One of the more popular promises of Jesus is found in Matthew 20:16:
So the last will be first, and the first will be last.
I think its universal popularity comes from the fact that we all see ourselves as a victim of sorts. “So-and-so ignored me today, but someday, the last shall be first!” There’s probably some truth to this, but if I’m being honest, I have to admit that by nearly every world standard, I am not last, but first.
I am a white, middle-class, healthy, able-bodied female born in the United States to two parents who paid for my college education. I have a lot of privilege.
When I think about this promise in light of eternity, part of my soul gets really excited. I imagine a woman sold into sexual slavery brought before the throne of God to stand, happily and proudly, while all of heaven cheers for her. I imagine the orphans in Mongolia getting a standing ovation, or the men and women strugging in the slums of India being showered with riches. And that is so great.
But another part of me wonders: what about me?
I’m not proud of that part, but I won’t deny that I want to be acknowledged. I want to be loved and cheered for and admired. And I don’t really think that is a bad thing to desire. If I’m willing to push others aside for attention (and sometimes I am), then yes, that’s a problem. But I think humans are designed to crave love, because this is what draws us to God and to other people. But I can’t help but wonder: if I am first in this world and therefore last in eternity, will I forever be on the sidelines and never on the winners’ podium?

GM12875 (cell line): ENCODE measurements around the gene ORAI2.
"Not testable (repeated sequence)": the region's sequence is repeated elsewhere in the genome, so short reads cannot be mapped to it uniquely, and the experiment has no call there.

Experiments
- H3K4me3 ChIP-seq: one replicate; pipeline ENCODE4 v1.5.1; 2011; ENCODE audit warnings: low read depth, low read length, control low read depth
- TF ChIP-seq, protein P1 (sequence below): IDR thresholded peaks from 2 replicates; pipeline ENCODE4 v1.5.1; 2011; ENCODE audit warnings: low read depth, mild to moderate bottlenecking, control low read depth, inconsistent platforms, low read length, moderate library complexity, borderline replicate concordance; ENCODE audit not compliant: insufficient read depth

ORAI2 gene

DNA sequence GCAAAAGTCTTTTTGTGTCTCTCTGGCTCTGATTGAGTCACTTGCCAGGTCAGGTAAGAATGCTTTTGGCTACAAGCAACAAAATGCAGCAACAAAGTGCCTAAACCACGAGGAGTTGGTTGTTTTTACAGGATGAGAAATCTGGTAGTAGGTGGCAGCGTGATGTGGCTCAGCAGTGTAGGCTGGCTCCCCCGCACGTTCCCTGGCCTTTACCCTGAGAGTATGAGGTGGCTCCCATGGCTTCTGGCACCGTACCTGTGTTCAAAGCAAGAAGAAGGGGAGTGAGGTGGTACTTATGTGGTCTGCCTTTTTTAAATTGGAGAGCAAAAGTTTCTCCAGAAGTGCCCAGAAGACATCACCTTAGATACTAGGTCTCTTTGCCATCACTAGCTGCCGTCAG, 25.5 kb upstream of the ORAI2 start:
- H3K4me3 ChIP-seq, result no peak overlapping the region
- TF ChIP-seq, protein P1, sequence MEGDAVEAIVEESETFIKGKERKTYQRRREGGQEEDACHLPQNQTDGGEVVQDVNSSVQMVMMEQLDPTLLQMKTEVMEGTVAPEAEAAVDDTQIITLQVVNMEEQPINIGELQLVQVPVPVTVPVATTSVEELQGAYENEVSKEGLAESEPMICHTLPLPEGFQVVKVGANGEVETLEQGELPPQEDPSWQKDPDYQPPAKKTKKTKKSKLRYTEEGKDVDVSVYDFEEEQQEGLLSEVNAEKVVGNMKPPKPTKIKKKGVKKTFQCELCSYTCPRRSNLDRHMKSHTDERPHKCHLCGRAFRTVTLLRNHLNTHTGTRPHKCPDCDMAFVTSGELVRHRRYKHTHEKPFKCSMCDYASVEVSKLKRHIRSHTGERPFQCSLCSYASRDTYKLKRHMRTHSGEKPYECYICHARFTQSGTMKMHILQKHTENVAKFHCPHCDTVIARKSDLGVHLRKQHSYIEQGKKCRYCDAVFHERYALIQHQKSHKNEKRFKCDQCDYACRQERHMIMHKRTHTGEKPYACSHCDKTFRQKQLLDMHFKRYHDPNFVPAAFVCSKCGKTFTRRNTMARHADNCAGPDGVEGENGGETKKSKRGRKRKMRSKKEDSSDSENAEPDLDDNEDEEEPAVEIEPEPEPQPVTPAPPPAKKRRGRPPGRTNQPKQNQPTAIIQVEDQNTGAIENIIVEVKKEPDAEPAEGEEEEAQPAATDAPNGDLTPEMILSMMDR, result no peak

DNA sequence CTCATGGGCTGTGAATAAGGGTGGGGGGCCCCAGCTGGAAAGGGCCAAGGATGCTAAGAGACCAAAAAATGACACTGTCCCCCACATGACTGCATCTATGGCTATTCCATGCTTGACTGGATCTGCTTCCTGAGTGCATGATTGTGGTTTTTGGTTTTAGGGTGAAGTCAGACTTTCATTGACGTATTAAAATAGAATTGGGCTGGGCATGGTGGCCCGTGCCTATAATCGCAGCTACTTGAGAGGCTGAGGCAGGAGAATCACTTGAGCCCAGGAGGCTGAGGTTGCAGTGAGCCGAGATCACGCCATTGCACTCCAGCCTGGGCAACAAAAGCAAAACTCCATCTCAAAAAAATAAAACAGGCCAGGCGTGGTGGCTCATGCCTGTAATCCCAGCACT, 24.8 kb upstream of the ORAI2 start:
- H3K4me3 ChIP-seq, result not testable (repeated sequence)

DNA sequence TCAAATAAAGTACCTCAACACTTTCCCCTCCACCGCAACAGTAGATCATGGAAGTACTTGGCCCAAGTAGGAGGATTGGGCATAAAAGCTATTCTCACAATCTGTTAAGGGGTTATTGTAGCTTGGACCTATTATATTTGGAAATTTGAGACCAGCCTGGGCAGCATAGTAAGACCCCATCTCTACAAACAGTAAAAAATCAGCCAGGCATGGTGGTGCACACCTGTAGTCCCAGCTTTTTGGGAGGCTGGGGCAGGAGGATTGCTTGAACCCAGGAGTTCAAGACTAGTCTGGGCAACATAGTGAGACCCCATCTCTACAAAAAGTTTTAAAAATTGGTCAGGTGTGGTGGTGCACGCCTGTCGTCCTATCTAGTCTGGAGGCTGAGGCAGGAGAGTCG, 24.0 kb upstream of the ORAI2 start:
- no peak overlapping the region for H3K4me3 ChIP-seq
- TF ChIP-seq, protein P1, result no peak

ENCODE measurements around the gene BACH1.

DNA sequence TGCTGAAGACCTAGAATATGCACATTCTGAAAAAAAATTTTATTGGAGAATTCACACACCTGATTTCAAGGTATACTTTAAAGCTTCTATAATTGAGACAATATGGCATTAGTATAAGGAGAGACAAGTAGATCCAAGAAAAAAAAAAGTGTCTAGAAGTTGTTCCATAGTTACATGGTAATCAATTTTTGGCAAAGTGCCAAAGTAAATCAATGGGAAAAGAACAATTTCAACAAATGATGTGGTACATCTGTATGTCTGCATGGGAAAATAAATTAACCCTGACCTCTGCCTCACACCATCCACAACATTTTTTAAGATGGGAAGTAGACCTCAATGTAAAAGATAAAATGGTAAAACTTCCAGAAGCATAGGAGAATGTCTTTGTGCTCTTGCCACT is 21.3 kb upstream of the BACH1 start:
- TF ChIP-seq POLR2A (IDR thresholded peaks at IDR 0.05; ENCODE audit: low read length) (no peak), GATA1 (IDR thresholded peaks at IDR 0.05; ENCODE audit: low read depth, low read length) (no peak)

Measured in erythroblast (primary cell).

It hit me today that in a line of people, when the first person moves to the back of the line, everyone else moves one step closer to the front. And eventually, after several billion people get to be first in line, those who moved to the back are once again in the front. Maybe that is what is being pictured here. The dichotomy of abundance and poverty will not continue in a massive situational flip. After all, that doesn’t really make sense in God’s plan when he is so infatuated with the idea of blessing perpetuating more blessing.
Instead, it seems perfectly in line with God’s character (which he imparts to us), for those who are first to run to the back of the line so that someone else can be showered with attention and love. And then that person, because they want everyone else to experience this wonderful feeling, will run to the back so it is the next person’s turn. When I think of eternity, I imagine we’ll be playing this ridiculous game where we run to the back of the line, eager to let each other experience the feeling of being first.
This is not unlike our job here on earth. Those with privilege (me) are not given blessings in order to hoard them. Instead, I ought to use my health and wealth to pass on my privilege to others, so that they, in turn, can pass it on.
Your will be done on earth as it is in heaven.
The first will be last, the last will be first…and then it switches, over and over again, for eternity.
(image from Joyxli)